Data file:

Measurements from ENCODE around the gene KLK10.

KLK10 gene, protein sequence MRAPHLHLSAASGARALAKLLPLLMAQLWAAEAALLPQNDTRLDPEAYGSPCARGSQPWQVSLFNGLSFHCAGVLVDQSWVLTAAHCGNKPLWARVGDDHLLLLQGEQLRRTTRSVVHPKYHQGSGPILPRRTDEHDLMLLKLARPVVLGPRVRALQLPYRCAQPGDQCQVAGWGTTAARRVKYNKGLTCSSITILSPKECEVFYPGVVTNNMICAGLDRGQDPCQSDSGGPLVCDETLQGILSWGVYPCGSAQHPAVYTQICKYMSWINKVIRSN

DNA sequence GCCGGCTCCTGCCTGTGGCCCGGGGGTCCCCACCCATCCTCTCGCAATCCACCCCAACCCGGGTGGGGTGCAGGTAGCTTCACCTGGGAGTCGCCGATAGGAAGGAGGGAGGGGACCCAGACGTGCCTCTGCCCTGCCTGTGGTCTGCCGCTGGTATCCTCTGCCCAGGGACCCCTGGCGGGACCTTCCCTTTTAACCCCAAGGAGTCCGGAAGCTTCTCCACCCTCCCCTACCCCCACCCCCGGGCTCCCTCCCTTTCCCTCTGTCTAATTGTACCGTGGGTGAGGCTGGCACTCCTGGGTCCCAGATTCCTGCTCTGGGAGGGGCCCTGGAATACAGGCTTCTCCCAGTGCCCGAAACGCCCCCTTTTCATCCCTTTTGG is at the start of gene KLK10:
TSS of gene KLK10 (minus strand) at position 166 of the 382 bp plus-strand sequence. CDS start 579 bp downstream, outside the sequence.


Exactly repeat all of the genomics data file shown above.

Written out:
Measurements from ENCODE around the gene KLK10.

KLK10 gene, protein sequence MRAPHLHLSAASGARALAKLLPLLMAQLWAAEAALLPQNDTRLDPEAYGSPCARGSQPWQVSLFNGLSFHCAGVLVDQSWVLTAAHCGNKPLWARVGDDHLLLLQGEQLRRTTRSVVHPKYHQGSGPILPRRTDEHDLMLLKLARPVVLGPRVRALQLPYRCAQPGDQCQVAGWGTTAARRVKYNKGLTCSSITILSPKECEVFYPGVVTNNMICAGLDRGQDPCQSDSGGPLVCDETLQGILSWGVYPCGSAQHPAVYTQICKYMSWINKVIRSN

DNA sequence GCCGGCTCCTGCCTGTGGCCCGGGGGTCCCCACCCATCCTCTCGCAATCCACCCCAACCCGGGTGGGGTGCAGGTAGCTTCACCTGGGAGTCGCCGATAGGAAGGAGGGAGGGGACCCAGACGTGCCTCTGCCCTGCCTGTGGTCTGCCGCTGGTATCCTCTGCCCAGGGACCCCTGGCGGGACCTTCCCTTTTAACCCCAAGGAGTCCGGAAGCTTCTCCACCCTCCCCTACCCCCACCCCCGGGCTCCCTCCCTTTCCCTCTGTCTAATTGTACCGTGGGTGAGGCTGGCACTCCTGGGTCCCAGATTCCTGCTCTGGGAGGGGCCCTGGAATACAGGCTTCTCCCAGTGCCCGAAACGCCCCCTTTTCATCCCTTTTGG is at the start of gene KLK10:
TSS of gene KLK10 (minus strand) at position 166 of the 382 bp plus-strand sequence. CDS start 579 bp downstream, outside the sequence.